Coronavirus: ‘People shielding too scared to leave home’

Natasha Coates

Image caption

Natasha Coates said she would still not be going out when shielding measures end on 1 August

A woman who is “allergic to everything” says people shielding in the pandemic are still scared to leave home.

Natasha Coates, 25, said her life has been “frozen in time” after four months indoors but she has no plans to change.

“Those of us shielding are still in the exact same situation we were at the beginning of lockdown,” she said.

Her worries come after charity Scope said 95% of disabled people feel they will still not be safe when shielding advice ends on 1 August.

The elite gymnast from Nottingham has mast cell activation syndrome which causes her to have daily allergic reactions.

Since March, the furthest from home she has been is the bottom of her driveway.

“I’ve been told by doctors to stay indoors and stay safe, but to switch my mindset to going out is hard,” she said.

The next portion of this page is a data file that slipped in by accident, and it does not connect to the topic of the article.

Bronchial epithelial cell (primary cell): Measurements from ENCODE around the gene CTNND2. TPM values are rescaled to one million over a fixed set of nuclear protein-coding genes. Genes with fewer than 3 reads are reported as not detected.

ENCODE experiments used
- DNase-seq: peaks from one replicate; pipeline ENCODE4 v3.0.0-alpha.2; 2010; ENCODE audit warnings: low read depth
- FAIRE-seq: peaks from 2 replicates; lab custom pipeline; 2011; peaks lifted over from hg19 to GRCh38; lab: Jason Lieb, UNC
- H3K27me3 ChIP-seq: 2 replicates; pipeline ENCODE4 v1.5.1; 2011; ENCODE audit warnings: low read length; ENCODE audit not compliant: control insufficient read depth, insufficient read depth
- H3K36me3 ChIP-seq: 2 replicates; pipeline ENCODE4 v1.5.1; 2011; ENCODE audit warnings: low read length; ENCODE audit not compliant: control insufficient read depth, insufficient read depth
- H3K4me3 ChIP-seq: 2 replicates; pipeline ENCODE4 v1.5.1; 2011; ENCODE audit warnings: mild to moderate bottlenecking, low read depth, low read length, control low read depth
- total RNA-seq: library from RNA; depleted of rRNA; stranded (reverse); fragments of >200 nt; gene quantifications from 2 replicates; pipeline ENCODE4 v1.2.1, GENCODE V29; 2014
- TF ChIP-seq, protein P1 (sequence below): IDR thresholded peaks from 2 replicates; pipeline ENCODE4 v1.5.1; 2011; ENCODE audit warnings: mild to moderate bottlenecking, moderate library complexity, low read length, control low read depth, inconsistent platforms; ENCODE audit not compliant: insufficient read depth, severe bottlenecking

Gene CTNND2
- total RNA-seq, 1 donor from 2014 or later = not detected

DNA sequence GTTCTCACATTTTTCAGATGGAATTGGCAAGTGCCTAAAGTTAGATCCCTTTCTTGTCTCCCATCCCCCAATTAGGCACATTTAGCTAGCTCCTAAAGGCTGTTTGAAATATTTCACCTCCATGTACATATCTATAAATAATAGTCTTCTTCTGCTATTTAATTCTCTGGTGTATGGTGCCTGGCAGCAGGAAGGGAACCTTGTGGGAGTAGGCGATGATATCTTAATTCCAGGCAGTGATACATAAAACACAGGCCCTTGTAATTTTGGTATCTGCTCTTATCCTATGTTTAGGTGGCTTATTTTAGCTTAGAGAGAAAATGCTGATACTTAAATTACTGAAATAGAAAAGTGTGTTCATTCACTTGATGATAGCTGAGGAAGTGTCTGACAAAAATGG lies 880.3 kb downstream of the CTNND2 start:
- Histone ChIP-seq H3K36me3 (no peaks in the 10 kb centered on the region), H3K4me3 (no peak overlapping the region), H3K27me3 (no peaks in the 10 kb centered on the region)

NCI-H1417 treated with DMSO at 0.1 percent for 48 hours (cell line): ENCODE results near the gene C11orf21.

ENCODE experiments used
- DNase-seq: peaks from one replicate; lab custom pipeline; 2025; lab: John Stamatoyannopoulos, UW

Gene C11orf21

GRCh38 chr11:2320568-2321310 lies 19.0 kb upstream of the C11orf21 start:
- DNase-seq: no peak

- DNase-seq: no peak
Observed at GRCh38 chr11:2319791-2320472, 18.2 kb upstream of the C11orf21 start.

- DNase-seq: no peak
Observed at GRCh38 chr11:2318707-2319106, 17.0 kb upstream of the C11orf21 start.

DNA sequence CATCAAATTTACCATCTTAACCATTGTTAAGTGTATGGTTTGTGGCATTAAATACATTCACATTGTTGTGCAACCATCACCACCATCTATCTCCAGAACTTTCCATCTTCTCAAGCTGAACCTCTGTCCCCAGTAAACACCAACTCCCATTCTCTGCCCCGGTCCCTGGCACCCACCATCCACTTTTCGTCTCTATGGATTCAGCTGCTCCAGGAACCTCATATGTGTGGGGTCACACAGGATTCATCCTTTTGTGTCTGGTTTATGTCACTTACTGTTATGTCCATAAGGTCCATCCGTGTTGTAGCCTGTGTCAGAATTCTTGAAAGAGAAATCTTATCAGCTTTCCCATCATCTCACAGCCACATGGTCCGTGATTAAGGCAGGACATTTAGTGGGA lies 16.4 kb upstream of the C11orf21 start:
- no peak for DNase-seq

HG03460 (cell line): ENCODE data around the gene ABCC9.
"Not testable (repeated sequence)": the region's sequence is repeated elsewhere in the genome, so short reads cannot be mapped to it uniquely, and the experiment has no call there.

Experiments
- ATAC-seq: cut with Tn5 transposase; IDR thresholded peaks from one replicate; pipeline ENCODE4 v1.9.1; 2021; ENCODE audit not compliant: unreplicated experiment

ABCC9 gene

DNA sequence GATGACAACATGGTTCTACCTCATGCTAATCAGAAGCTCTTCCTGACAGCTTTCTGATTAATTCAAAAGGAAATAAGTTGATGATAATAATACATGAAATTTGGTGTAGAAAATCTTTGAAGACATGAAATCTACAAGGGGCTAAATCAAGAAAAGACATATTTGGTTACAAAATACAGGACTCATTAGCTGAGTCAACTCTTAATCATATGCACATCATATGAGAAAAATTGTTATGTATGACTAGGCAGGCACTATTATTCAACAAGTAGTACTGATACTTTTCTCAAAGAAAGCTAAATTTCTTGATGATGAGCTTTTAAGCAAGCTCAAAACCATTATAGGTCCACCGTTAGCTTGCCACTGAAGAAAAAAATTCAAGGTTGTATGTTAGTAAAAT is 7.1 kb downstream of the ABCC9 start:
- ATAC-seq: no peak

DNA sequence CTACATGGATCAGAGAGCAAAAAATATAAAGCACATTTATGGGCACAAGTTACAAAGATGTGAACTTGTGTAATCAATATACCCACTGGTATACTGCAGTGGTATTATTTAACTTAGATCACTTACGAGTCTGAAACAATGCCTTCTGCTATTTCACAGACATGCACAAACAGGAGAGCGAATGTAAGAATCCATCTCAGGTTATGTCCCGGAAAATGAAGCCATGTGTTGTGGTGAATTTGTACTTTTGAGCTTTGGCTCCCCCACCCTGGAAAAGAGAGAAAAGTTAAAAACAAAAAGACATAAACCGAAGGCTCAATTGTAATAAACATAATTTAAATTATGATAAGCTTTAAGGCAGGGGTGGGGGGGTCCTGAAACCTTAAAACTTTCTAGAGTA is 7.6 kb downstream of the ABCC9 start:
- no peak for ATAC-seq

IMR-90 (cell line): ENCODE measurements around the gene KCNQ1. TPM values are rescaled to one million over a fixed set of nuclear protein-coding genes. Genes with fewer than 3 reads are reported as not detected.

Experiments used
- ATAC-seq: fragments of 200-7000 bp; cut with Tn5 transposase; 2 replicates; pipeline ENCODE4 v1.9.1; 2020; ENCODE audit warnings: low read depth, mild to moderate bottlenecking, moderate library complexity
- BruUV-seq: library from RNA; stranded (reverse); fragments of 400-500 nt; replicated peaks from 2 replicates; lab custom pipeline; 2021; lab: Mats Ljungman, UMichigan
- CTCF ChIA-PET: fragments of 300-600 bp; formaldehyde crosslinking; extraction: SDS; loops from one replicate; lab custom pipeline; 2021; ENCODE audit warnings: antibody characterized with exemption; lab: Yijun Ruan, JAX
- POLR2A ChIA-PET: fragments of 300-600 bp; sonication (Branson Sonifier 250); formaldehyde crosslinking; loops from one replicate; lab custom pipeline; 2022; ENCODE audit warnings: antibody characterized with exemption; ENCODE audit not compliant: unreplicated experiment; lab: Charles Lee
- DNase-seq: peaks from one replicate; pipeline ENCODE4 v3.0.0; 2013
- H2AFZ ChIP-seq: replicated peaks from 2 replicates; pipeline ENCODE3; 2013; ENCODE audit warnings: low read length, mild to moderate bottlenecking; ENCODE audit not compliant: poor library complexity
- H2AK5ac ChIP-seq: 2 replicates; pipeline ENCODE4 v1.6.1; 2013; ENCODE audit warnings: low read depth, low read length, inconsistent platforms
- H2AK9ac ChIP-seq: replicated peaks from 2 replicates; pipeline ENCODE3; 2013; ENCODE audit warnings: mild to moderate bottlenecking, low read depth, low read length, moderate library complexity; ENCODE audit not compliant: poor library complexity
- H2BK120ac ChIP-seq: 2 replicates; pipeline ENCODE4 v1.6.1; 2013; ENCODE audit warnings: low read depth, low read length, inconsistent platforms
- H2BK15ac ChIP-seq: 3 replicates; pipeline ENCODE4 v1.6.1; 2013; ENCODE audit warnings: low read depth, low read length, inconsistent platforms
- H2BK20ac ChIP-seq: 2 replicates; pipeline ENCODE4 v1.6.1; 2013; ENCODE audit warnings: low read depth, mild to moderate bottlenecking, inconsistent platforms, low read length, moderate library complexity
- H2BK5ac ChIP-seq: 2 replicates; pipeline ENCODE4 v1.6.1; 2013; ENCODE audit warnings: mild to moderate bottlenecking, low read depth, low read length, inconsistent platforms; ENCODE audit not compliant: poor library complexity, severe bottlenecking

“It’s deciding whether going out shopping or for a walk is worth risking my life for.”

Image copyright
Natasha Coates

Image caption

Miss Coates suffers allergic reactions almost every day and is sometimes taken to hospital for the more serious ones

“It’s hard seeing people going out and getting back to normal,” added Miss Coates.

“Lockdown was not too bad at the start because we had the community spirit, everyone was supporting each other. But people’s lives are carrying on now and we’re still stuck here.

“We’re frozen in time. They are forgetting about us.”

‘Feel overlooked’

Scope surveyed more than 1,000 adults with a health problem or disability, and found one in five are unwilling to leave home until a vaccine is found.

The charity has written to PM Boris Johnson calling for the needs of disabled people to be prioritised.

Mark Hodgkinson, Scope chief executive, said many were “worried about life after lockdown”.

“Shielding may be set to pause, but for millions of disabled people at greater risk of coronavirus their fears have not been taken into account and they feel overlooked.”

A government spokesman said: “We know this has been a challenging time for disabled people and their families, and we have been doing everything we can to support them at every stage of this pandemic.”

He said they had increased the standard Universal Credit allowance, suspended face-to-face assessments for health and disability benefits, and were offering help online or over the phone.

Follow BBC East Midlands on Facebook, Twitter, or Instagram. Send your story ideas to